Several months ago, a lawsuit was filed by Washington D.C. and Maryland against Mr. Trump over his business conflicts, as he is alleged to have violated the Emoluments Clause. About a week ago, a summons was sent to the president himself at 1600 Pennsylvania Ave., notifying him that he was headed for court.
Trump, of course, challenged the lawsuit, and on Wednesday, a federal judge ruled that that the case against him may continue. According to WAMU 88.5:
‘The attorneys general for both states argue in a lawsuit that Trump is violating the emoluments clause of the U.S. Constitution, which in part bans public officials from receiving gifts and payments from foreign governments without approval from Congress.’
However, the judge did issue some requirements. According to The New York Times:
‘A lawsuit accusing President Trump of violating the Constitution by refusing to divorce himself from his businesses cleared a critical hurdle Wednesday when a federal judge in Maryland refused the Justice Department’s plea to dismiss it. The decision could allow the plaintiffs to scrutinize the Trump Organization’s financial records for payments from foreign entities and others possibly seeking to influence the White House.’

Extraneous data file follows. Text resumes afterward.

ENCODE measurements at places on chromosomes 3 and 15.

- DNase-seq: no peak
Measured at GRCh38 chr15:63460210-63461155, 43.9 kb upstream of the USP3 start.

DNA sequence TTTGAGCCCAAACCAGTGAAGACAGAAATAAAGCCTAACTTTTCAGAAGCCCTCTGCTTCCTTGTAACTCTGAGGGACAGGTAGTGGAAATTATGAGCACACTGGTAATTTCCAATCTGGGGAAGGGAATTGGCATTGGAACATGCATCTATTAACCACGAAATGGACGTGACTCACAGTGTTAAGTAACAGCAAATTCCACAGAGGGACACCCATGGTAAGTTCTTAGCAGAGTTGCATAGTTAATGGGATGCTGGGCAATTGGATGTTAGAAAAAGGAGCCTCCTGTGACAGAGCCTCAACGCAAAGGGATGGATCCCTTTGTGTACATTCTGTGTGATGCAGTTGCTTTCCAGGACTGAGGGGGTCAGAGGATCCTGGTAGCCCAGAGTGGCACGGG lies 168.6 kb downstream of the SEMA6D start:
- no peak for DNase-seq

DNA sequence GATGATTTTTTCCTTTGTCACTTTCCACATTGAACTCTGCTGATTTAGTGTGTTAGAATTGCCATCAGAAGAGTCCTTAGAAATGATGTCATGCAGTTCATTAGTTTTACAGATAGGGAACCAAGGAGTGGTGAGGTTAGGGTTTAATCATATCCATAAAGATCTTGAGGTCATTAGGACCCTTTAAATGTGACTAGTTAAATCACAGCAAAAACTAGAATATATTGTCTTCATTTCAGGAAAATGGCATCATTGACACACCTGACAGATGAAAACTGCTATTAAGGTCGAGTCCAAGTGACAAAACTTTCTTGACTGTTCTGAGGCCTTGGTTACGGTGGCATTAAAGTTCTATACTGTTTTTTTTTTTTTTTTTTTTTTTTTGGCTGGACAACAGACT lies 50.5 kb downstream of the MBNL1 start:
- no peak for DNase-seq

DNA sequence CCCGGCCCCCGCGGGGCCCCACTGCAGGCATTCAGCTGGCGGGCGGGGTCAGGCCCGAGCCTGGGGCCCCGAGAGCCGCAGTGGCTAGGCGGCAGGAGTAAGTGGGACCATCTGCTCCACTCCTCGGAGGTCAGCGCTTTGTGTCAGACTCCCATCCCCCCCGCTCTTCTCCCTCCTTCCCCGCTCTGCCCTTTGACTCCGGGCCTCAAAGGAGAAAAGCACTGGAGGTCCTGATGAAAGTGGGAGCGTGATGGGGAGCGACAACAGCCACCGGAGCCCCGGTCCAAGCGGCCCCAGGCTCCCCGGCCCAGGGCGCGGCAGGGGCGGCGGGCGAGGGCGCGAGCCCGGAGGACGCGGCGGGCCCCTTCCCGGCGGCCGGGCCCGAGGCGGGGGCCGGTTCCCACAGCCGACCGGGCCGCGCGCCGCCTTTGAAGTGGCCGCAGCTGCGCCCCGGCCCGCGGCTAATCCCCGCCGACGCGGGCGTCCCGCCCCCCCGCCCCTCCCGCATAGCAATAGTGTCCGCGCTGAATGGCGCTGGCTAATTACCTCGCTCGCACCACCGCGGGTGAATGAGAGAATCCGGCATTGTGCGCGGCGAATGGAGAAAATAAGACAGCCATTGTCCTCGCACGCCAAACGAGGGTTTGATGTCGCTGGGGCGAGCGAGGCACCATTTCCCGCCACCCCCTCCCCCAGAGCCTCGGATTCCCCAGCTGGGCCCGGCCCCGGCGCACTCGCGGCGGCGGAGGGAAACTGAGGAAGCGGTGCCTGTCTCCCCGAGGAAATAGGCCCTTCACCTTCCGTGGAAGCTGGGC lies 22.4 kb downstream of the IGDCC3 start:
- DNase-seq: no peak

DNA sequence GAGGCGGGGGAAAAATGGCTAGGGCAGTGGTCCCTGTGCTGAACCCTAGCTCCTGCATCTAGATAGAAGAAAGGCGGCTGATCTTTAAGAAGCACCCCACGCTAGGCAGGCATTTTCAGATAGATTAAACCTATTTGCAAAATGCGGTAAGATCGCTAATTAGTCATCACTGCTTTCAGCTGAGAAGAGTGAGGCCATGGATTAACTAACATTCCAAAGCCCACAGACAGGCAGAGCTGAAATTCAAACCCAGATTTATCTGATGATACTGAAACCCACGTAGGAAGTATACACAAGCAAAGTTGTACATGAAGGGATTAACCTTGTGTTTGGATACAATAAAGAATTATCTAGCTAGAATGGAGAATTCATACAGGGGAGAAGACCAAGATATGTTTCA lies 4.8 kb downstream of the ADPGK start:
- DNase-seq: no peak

‘The emoluments case raises basic questions that have never been litigated. It is neither clear what constitutes an illegal benefit to the president or whether any legal remedy exists if the president accepts one. During a January court hearing, Judge Messitte seemed to acknowledge that the case would be ultimately decided by a higher court than this.’
Regardless of what happens in the end, this case is a significant step in the quest of the plaintiffs to show that the president crossed a constitutional line. The judge gave his opinion, saying that they had legal standing:
‘to challenge the actions of the president with respect to the Trump International Hotel and its appurtenances in Washington D.C., as well as the Trump Organization with respect to them.’
According to The Times:
‘The plaintiffs claim that in hopes of currying presidential favor, government officials are patronizing Trump-owned properties instead of hotels or convention centers in which the District of Columbia or Maryland has a financial interest. Those payments, they contend, constitute illegal benefits that violate both the foreign emoluments clauses of the Constitution.’
However, lawyers for the Justice Department have argued that there is no proof that Washington or Maryland’s hotels or other facilities are losing business due to Trump’s properties. Trump’s attorneys also say that even if it were proven to be the case, it does not amount to a constitutional violation by Mr. Trump.